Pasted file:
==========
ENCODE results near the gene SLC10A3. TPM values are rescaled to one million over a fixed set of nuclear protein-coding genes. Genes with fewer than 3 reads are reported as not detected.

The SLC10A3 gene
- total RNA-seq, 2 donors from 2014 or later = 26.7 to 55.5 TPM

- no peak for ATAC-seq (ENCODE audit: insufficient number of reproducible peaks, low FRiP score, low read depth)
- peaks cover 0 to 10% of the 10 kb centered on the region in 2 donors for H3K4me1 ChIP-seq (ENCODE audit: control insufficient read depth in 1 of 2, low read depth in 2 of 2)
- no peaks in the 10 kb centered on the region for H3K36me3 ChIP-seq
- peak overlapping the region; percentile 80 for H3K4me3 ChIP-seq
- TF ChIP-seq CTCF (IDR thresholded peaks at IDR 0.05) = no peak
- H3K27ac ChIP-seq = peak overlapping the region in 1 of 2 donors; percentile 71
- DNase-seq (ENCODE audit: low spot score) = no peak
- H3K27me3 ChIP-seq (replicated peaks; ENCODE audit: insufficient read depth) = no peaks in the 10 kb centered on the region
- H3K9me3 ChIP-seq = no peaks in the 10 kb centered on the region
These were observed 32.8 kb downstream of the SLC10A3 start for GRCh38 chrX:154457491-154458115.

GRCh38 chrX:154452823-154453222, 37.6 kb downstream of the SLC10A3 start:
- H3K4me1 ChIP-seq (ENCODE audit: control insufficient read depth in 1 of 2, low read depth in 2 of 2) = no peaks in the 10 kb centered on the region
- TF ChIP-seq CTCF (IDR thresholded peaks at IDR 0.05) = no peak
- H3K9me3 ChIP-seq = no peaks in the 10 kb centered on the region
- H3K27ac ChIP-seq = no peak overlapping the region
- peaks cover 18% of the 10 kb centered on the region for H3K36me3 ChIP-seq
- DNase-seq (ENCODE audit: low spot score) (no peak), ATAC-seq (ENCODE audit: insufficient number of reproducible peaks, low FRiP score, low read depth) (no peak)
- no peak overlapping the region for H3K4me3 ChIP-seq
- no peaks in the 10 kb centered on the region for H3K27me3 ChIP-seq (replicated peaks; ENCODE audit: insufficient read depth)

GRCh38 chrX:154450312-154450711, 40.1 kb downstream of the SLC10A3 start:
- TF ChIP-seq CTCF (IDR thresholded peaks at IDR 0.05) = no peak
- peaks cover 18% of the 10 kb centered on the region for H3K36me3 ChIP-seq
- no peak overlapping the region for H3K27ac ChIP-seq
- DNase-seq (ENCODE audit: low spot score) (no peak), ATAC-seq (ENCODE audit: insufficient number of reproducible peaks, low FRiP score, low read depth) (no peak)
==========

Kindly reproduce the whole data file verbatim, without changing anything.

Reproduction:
ENCODE results near the gene SLC10A3. TPM values are rescaled to one million over a fixed set of nuclear protein-coding genes. Genes with fewer than 3 reads are reported as not detected.

The SLC10A3 gene
- total RNA-seq, 2 donors from 2014 or later = 26.7 to 55.5 TPM

- no peak for ATAC-seq (ENCODE audit: insufficient number of reproducible peaks, low FRiP score, low read depth)
- peaks cover 0 to 10% of the 10 kb centered on the region in 2 donors for H3K4me1 ChIP-seq (ENCODE audit: control insufficient read depth in 1 of 2, low read depth in 2 of 2)
- no peaks in the 10 kb centered on the region for H3K36me3 ChIP-seq
- peak overlapping the region; percentile 80 for H3K4me3 ChIP-seq
- TF ChIP-seq CTCF (IDR thresholded peaks at IDR 0.05) = no peak
- H3K27ac ChIP-seq = peak overlapping the region in 1 of 2 donors; percentile 71
- DNase-seq (ENCODE audit: low spot score) = no peak
- H3K27me3 ChIP-seq (replicated peaks; ENCODE audit: insufficient read depth) = no peaks in the 10 kb centered on the region
- H3K9me3 ChIP-seq = no peaks in the 10 kb centered on the region
These were observed 32.8 kb downstream of the SLC10A3 start for GRCh38 chrX:154457491-154458115.

GRCh38 chrX:154452823-154453222, 37.6 kb downstream of the SLC10A3 start:
- H3K4me1 ChIP-seq (ENCODE audit: control insufficient read depth in 1 of 2, low read depth in 2 of 2) = no peaks in the 10 kb centered on the region
- TF ChIP-seq CTCF (IDR thresholded peaks at IDR 0.05) = no peak
- H3K9me3 ChIP-seq = no peaks in the 10 kb centered on the region
- H3K27ac ChIP-seq = no peak overlapping the region
- peaks cover 18% of the 10 kb centered on the region for H3K36me3 ChIP-seq
- DNase-seq (ENCODE audit: low spot score) (no peak), ATAC-seq (ENCODE audit: insufficient number of reproducible peaks, low FRiP score, low read depth) (no peak)
- no peak overlapping the region for H3K4me3 ChIP-seq
- no peaks in the 10 kb centered on the region for H3K27me3 ChIP-seq (replicated peaks; ENCODE audit: insufficient read depth)

GRCh38 chrX:154450312-154450711, 40.1 kb downstream of the SLC10A3 start:
- TF ChIP-seq CTCF (IDR thresholded peaks at IDR 0.05) = no peak
- peaks cover 18% of the 10 kb centered on the region for H3K36me3 ChIP-seq
- no peak overlapping the region for H3K27ac ChIP-seq
- DNase-seq (ENCODE audit: low spot score) (no peak), ATAC-seq (ENCODE audit: insufficient number of reproducible peaks, low FRiP score, low read depth) (no peak)